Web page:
WASHINGTON, DC - MAY 13: Rep. Marjorie Taylor Greene, R-Ga., walks out after a vote speaking with reporters on Capitol Hill on Thursday, May 13, 2021 in Washington, DC. (Photo by Jabin Botsford/The Washington Post via Getty Images)
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Marjorie Taylor Greene rejects the "so-called science" of evolution

I suppose it shouldn't come as that much of a shock that Georgia Republican Rep. Marjorie Taylor Greene would declare herself a proud anti-evolutionary disbeliever. This is, after all, a person who has essentially declared war on our baseline reality as perhaps the single most prominent QAnon adherent in public life today. And yet, watching Greene declare unambiguously that "I don’t believe in evolution" is still jarring, considering how much influence she wields within the GOP.

Appearing this week on accused (and subsequently pardoned) criminal Steve Bannon's "Real America’s Voice" podcast, Greene waxed philosophical about the Coronavirus pandemic, and the popular — but fully unsubstantiated — insinuations that the disease was deliberately engineered in China.

"Why is there any need to create a virus that could spread rapidly to a population, to make people sick and kill them?" Greene mused as part of a long riff on why Chief Medical Advisor to the President Anthony Fauci should be arrested. "That is a bioweapon."

Pressed by Bannon on whether she accepted the logic of experimenting on viruses in order to determine vaccination protocols, Green rejected the notion, claiming "I don't buy it, because I don't believe in evolution."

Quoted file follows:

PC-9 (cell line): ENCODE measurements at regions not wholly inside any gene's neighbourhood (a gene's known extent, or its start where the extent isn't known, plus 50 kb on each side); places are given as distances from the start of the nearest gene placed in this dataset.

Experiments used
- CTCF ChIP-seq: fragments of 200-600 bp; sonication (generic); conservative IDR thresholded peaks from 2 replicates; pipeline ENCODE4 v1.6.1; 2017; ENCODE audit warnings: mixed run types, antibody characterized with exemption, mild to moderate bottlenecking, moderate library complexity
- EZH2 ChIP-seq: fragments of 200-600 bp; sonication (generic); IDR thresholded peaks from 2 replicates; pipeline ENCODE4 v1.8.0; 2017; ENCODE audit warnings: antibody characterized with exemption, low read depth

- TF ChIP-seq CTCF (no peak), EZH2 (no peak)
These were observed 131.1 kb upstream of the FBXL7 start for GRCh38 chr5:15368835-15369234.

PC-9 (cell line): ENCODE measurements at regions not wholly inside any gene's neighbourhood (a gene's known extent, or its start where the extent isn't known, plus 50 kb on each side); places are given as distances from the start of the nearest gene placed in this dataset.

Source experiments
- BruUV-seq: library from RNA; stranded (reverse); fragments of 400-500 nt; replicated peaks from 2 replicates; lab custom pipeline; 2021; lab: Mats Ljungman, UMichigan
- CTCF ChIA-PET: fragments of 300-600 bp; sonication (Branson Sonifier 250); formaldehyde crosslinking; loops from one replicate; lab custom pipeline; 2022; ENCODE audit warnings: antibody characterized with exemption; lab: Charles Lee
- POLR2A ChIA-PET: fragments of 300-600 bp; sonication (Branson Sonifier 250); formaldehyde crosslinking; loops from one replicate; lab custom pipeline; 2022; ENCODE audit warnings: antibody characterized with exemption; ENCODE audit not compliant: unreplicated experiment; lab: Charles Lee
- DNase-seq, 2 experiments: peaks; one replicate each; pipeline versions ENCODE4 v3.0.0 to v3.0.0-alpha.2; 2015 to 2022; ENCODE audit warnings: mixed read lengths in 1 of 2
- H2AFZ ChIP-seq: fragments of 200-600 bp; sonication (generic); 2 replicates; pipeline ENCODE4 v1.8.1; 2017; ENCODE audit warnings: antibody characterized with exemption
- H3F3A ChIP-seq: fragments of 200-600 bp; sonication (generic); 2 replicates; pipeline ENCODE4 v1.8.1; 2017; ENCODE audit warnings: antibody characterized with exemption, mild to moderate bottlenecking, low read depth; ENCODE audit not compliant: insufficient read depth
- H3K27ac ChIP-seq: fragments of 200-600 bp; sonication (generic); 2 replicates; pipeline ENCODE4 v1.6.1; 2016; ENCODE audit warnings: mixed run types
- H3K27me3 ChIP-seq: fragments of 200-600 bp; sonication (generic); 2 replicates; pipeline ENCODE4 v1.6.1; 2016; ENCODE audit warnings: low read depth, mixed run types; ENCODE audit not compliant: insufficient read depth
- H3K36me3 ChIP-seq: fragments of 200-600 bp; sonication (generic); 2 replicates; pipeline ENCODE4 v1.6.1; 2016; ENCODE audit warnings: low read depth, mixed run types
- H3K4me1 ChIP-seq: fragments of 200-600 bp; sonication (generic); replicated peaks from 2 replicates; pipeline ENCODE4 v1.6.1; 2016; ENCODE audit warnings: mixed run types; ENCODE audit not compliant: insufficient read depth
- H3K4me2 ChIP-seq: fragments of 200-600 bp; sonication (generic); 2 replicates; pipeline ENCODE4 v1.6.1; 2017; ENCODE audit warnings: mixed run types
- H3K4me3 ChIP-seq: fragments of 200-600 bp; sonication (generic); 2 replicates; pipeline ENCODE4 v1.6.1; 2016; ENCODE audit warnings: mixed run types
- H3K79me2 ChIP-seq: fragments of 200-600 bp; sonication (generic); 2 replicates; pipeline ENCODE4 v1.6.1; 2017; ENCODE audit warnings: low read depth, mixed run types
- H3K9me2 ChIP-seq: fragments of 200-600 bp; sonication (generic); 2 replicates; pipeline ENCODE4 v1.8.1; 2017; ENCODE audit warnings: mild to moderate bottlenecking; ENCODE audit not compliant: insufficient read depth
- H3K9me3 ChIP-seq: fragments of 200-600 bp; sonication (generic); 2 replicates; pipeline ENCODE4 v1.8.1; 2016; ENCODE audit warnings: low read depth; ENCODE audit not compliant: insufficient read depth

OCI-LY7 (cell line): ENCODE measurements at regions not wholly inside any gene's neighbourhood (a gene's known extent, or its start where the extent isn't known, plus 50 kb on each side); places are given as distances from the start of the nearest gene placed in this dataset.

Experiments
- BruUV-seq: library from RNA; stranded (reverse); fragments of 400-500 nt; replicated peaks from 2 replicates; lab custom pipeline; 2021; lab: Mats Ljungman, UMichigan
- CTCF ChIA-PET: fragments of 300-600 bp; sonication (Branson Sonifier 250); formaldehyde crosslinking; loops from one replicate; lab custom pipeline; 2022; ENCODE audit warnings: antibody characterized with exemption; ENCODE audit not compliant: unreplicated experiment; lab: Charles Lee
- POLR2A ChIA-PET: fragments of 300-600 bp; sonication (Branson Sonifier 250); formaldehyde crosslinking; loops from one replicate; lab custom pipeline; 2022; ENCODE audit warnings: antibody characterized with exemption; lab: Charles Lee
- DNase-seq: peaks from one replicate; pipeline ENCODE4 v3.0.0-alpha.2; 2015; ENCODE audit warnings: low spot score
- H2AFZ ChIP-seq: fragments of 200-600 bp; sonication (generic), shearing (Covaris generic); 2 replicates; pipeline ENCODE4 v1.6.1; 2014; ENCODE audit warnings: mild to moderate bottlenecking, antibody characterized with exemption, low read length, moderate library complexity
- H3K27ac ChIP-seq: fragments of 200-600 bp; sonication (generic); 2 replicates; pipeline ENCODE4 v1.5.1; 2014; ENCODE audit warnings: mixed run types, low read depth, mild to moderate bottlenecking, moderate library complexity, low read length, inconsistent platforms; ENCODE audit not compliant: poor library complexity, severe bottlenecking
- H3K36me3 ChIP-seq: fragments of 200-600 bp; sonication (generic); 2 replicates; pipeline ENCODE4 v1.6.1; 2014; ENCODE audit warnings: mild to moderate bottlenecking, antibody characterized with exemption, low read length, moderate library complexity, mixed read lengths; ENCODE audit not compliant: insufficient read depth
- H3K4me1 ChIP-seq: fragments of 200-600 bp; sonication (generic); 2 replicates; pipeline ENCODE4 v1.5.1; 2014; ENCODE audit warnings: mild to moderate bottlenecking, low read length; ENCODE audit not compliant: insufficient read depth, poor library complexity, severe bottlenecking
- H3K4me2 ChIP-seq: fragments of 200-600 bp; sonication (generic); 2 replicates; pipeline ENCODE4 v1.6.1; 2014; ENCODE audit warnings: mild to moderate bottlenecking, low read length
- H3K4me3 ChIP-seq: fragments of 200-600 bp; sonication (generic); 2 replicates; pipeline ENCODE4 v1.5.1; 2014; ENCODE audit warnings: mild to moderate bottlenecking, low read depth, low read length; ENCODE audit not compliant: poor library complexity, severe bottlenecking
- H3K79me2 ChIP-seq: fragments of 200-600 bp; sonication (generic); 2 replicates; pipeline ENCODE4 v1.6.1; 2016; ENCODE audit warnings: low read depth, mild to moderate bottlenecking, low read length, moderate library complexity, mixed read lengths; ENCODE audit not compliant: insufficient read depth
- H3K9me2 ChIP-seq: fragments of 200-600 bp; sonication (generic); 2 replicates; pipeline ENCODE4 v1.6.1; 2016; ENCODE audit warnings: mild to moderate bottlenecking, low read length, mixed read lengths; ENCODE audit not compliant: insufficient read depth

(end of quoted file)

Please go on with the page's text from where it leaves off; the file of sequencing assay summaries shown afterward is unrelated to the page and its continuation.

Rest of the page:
"I don't believe in that type of 'so-called' science," she continued, making quotation marks with her fingers. "I don't believe in evolution, I believe in god."

While skepticism over evolution is hardly an uncommon trait, particularly among Republicans (former Vice-President Mike Pence was notoriously circumspect when asked about his views on evolution in 2009) Greene's proclamation is particularly dangerous. By linking her religious absolutism with a global health crisis, she has weaponized a faith-based argument in the service of a political agenda. At the same time, she is stoking both racial bigotry, and medical skepticism at a crucial moment in which both are contributing to very real pain and trauma across the country, and the world as a whole.

Is her declaration against evolution the craziest thing Greene has ever said? Not by a long shot. But, with the virus still rampaging across the planet, and a sizable portion of the country willing to take her inane ramblings at face value, it's possible that it might be her most dangerous statement yet.